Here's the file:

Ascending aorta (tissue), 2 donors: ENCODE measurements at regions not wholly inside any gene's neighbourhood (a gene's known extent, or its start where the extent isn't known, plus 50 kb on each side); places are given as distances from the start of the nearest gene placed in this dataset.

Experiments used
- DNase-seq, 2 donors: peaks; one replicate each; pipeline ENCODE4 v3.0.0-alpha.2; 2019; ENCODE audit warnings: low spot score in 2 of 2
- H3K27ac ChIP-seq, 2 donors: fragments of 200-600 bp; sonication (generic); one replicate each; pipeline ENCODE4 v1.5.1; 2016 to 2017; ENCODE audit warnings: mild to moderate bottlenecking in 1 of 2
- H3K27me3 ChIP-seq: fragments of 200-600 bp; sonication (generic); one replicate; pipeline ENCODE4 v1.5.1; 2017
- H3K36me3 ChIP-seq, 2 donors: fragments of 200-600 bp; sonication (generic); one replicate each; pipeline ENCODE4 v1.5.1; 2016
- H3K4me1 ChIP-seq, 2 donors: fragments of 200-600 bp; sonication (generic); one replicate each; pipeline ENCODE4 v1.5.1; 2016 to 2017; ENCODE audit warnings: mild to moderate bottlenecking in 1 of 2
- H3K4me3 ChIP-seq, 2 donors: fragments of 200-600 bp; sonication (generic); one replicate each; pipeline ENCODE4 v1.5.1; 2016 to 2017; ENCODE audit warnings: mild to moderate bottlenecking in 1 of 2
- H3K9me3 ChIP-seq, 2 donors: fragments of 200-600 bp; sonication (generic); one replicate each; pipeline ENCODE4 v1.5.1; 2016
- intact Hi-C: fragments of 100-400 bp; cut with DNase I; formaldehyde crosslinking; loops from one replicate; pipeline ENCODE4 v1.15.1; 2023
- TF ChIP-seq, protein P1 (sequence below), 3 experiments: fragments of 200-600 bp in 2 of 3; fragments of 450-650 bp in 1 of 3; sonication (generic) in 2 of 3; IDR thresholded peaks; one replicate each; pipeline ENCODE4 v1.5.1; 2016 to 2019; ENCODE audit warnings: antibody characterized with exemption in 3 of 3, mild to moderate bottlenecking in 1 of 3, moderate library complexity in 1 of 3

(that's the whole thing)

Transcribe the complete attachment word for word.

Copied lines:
Ascending aorta (tissue), 2 donors: ENCODE measurements at regions not wholly inside any gene's neighbourhood (a gene's known extent, or its start where the extent isn't known, plus 50 kb on each side); places are given as distances from the start of the nearest gene placed in this dataset.

Experiments used
- DNase-seq, 2 donors: peaks; one replicate each; pipeline ENCODE4 v3.0.0-alpha.2; 2019; ENCODE audit warnings: low spot score in 2 of 2
- H3K27ac ChIP-seq, 2 donors: fragments of 200-600 bp; sonication (generic); one replicate each; pipeline ENCODE4 v1.5.1; 2016 to 2017; ENCODE audit warnings: mild to moderate bottlenecking in 1 of 2
- H3K27me3 ChIP-seq: fragments of 200-600 bp; sonication (generic); one replicate; pipeline ENCODE4 v1.5.1; 2017
- H3K36me3 ChIP-seq, 2 donors: fragments of 200-600 bp; sonication (generic); one replicate each; pipeline ENCODE4 v1.5.1; 2016
- H3K4me1 ChIP-seq, 2 donors: fragments of 200-600 bp; sonication (generic); one replicate each; pipeline ENCODE4 v1.5.1; 2016 to 2017; ENCODE audit warnings: mild to moderate bottlenecking in 1 of 2
- H3K4me3 ChIP-seq, 2 donors: fragments of 200-600 bp; sonication (generic); one replicate each; pipeline ENCODE4 v1.5.1; 2016 to 2017; ENCODE audit warnings: mild to moderate bottlenecking in 1 of 2
- H3K9me3 ChIP-seq, 2 donors: fragments of 200-600 bp; sonication (generic); one replicate each; pipeline ENCODE4 v1.5.1; 2016
- intact Hi-C: fragments of 100-400 bp; cut with DNase I; formaldehyde crosslinking; loops from one replicate; pipeline ENCODE4 v1.15.1; 2023
- TF ChIP-seq, protein P1 (sequence below), 3 experiments: fragments of 200-600 bp in 2 of 3; fragments of 450-650 bp in 1 of 3; sonication (generic) in 2 of 3; IDR thresholded peaks; one replicate each; pipeline ENCODE4 v1.5.1; 2016 to 2019; ENCODE audit warnings: antibody characterized with exemption in 3 of 3, mild to moderate bottlenecking in 1 of 3, moderate library complexity in 1 of 3